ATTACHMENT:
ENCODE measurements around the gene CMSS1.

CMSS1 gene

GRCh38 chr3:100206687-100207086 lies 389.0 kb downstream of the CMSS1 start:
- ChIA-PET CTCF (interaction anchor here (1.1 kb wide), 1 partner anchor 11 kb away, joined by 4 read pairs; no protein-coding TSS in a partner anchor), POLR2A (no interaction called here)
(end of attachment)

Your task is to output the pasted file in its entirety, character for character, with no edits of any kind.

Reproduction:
ENCODE measurements around the gene CMSS1.

CMSS1 gene

GRCh38 chr3:100206687-100207086 lies 389.0 kb downstream of the CMSS1 start:
- ChIA-PET CTCF (interaction anchor here (1.1 kb wide), 1 partner anchor 11 kb away, joined by 4 read pairs; no protein-coding TSS in a partner anchor), POLR2A (no interaction called here)